I'm not so sure. If they're defending themselves on the basis that the School Board action is scientific in nature, and has nothing to do with religion, why not hire attorneys who are dedicated to preserving academic rights to teaching rather than providing legal representation without charge to defend and protect Christians and their religious beliefs in the public square?

Sounds relevant to me. And ad hominem? I don't see it. It's not an attack on the lawyers themselves, it's a question going straight to the motivations of the defendants.

But, you're probably right. The Judge would sustain it anyway.

8:07 AM  
Blogger marko said...

Speaking of Hypocrisy, would you believe that these same people who advocate "Teaching the Controversy" and "Expose students to other viewpoints" would be the same ones who believe "Abstinence Only" is the only sex education the kids should be exposed to?

8:56 AM  
Anonymous Peter G said...

Seems to me that it's wrong to infer that the attorneys' motivations are (or ought to be) the same as their clients'. Nor do I think you can draw that inference from a witness's motivations (although a witness's motivation may affect his/her credibility on the stand, particularly when the witness claims some kind of neutral expertise). By way of analogy, the motivation of the ACLU for taking this case is to protect freedom of religion and the separation of church and state under the First Amendment. Some of the plaintiffs, however, may not care a whit about the civil liberties issue and only be concerned about the teaching of good science in their children's schools. It doesn't impugn the sincerity of the parents-plaintiffs that they choose to be represented by the ACLU rather than by attorneys whose primary interest is in science education. If Thomas More, as a public interest law firm promoting a religious agenda, offers free and competent legal assistance to the school board, why shouldn't the Board accept it and save the taxpayers that much money? Besides, the Board is going to need that money to pay the ACLU's attorneys' fees after the judge rules.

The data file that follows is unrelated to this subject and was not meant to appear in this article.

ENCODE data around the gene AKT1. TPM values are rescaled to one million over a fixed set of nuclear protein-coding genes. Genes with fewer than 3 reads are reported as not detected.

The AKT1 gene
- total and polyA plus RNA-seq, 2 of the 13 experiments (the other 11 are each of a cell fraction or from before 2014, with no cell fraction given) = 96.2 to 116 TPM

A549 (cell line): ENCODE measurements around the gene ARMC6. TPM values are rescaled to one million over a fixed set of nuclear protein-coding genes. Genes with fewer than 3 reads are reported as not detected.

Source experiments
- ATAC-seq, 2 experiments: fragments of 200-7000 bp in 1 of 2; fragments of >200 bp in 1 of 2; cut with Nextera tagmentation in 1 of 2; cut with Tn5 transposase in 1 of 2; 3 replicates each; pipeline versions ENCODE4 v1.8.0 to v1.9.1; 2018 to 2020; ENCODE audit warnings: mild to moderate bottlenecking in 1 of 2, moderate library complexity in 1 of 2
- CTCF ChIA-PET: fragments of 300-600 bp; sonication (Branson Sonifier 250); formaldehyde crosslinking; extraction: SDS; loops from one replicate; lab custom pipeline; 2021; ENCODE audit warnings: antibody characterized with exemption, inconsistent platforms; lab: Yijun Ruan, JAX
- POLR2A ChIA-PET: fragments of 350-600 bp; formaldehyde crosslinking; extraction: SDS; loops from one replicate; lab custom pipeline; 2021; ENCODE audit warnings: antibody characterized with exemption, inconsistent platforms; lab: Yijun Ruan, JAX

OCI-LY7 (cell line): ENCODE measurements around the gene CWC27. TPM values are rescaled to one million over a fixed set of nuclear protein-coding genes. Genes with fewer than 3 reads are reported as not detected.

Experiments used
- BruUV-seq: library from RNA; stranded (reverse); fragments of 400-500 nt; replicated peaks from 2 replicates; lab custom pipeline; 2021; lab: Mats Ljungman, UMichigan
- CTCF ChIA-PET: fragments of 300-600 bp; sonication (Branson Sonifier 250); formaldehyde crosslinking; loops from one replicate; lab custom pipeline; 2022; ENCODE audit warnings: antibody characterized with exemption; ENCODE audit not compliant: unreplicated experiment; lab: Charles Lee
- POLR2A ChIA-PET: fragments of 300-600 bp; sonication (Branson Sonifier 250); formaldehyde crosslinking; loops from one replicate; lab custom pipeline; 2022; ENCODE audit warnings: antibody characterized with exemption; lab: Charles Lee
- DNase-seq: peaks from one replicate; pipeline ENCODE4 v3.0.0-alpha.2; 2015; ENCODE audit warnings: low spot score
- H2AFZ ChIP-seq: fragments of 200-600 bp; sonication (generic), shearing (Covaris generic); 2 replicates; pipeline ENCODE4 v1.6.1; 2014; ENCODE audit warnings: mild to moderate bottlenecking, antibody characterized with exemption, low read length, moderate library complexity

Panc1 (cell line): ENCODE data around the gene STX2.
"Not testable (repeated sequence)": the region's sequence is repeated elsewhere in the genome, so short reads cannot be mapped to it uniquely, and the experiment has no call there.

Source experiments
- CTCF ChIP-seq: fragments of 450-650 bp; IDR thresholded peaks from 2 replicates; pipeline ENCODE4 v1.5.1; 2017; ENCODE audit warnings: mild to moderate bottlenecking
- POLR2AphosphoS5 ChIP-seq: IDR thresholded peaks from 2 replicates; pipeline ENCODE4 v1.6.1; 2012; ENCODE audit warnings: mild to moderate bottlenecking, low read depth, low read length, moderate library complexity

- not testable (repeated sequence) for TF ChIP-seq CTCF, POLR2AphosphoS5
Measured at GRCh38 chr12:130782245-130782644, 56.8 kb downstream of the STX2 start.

10:00 AM  
Blogger marko said...

qqafdTo repond to PeterG:

In most all cases what you are saying is true. Look at Rove being represented by a democratic lawyer. In this case, however, we see the ACLU is representing consistent with their mission statement. The Thomas More lawyers are arguing that Intelligent Design is NOT a religious based Theory, but a scientific one, which would be at odds with there mission statement of protecting Religious Freedom.

11:29 AM  
Blogger Rodney Anonymous said...

This comment has been removed by a blog administrator.

12:26 PM  
Blogger Rodney Anonymous said...

"Dr. Carpenter's sessions are called 'Why is What They're Teaching So Dangerous?' and 'Teaching Captivity? Addressing the Pro-Gay Agenda in Your School.'"

"Pro-Gay Agenda in Your School" ??? Durn it; today's kids have it too easy. When I was at school, we had to lean things like Calculus and how to avoid losing digits in woodshop. If kids can spend all day learning how to look fabulous, “through shade” , and sing Melissa Etheredge songs how can America (or, at least, the White parts that the government hasn’t given up on) be expected to compete in a Global Economy?

12:31 PM